Audie Cole (‘12/7th): Cole has placed on the injured list with a sprained ankle for the season finale, a 14-13 win over the Lions (7-9). Minnesota went 5-3 at home but 0-7-1 on the road, costing Leslie Frazier his job.

In his four starts (not including the one against the Bengals when he was injured in the early going), Cole twice tallied 13 tackles and helped Minnesota to its best stretch (2-1-1) in an otherwise dismal season. The one loss came by just three points. Cole finished with 45 tackles, two for a loss, a sack, and a pass defended.

Jerricho Cotchery (‘04/4th): The Steelers (8-8) needed a lot of help to make the postseason and got it from everyone but the refs. The Dolphins choked, the Ravens choked, and the Chargers tried to choke against a KC squad that ran out its second string in the season finale. The Bolts (9-7) lined up in an illegal defensive formation that went unflagged on Ryan Succup's missed field goal that would have given the Chiefs the win and bumped the Bolts from the postseason (and put the Steelers in). Succup should have gotten another chance from 36 yards after missing the 41-yarder. Steelers' nation got to be pissed this morning, but after a pathetic 0-4 start, Pittsburgh really only has itself to blame.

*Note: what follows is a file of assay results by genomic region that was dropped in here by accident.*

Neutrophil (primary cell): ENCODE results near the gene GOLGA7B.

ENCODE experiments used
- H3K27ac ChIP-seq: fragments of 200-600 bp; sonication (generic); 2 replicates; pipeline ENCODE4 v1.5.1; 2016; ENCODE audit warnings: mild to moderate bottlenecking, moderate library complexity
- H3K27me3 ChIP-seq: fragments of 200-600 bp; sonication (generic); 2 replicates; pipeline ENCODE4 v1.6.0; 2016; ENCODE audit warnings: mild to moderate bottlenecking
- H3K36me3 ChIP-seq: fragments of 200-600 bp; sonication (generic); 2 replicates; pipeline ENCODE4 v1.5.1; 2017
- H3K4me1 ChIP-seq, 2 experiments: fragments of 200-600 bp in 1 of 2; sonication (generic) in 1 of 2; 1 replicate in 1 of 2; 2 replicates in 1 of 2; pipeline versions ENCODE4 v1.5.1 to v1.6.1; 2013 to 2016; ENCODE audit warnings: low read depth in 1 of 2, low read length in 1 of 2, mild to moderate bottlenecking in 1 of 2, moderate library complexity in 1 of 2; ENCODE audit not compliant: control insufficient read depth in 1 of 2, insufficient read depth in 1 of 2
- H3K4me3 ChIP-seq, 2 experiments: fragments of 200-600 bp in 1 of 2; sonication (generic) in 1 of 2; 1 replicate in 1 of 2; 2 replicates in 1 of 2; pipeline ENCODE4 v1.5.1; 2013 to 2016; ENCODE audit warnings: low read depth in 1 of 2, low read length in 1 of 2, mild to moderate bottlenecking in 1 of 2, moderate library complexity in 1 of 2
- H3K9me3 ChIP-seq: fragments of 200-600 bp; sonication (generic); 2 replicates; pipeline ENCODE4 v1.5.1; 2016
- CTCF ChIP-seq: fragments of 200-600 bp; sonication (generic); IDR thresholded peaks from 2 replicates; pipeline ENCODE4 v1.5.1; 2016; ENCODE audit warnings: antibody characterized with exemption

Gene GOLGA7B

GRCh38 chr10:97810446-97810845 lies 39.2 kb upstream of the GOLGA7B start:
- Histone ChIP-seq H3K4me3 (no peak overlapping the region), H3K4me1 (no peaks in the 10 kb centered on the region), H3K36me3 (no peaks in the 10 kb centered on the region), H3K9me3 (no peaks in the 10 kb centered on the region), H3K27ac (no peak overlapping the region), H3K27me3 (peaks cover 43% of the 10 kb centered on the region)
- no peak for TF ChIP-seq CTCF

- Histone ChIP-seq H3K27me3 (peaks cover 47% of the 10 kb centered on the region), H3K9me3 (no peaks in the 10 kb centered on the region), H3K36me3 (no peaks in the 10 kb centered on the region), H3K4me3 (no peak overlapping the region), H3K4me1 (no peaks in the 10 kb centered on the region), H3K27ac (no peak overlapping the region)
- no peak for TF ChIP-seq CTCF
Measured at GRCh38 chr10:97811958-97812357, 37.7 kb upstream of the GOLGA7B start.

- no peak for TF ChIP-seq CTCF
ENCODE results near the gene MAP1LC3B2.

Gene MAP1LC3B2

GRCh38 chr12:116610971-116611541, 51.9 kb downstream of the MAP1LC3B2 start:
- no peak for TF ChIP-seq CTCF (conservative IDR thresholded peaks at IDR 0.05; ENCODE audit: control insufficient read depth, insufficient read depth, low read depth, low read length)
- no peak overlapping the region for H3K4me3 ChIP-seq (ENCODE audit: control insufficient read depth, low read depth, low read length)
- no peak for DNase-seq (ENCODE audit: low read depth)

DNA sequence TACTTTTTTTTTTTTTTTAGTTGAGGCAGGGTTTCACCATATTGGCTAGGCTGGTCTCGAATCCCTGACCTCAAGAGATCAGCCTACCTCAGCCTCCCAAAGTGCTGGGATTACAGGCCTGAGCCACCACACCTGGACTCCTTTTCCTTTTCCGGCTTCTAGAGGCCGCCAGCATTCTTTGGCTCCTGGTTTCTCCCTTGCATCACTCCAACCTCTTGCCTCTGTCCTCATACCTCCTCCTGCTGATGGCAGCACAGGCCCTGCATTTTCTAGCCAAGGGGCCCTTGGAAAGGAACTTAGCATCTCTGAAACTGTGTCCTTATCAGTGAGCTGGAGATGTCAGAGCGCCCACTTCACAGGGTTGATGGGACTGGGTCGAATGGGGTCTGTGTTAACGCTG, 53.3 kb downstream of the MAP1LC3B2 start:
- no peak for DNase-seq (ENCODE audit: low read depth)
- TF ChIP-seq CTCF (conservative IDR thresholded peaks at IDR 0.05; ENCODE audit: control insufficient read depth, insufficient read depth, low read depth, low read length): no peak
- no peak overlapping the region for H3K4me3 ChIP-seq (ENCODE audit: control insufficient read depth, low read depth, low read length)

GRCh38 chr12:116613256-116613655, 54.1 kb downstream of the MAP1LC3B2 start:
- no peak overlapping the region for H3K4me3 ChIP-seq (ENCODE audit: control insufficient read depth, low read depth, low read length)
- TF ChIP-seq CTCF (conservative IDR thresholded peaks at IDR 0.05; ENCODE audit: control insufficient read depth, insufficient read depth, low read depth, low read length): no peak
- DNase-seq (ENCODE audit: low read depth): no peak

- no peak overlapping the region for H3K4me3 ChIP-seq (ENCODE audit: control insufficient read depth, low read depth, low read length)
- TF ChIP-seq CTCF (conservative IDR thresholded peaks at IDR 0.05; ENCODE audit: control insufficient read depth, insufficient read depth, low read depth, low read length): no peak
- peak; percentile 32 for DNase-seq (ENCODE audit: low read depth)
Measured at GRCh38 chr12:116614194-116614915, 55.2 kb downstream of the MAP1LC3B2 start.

Cotchery certainly did all he could in a resurgent season at age 31. He extended his career high with his 10th touchdown reception in the 20-7 win over the Browns (4-12) to close the season. Cotchery finished the season with 602 yards on 46 receptions.

Cleveland coach Rob Chudzinski joined the growing list of head men looking for a new gig after the game.

Mike Glennon (‘13/3rd): Glennon had another respectable rookie performance, going 22-for-41 for 219 yards and two scores (compared to one pick), but the Buccaneers (4-12) weren't going to play spoiler in the Big Easy. Drew Brees threw for 381 yards and four scores in the 42-17 blowout. The Saints (11-5) finished perfect at home but will have to travel to face NFC East champ Philadelphia (10-6) for the first round of the playoffs.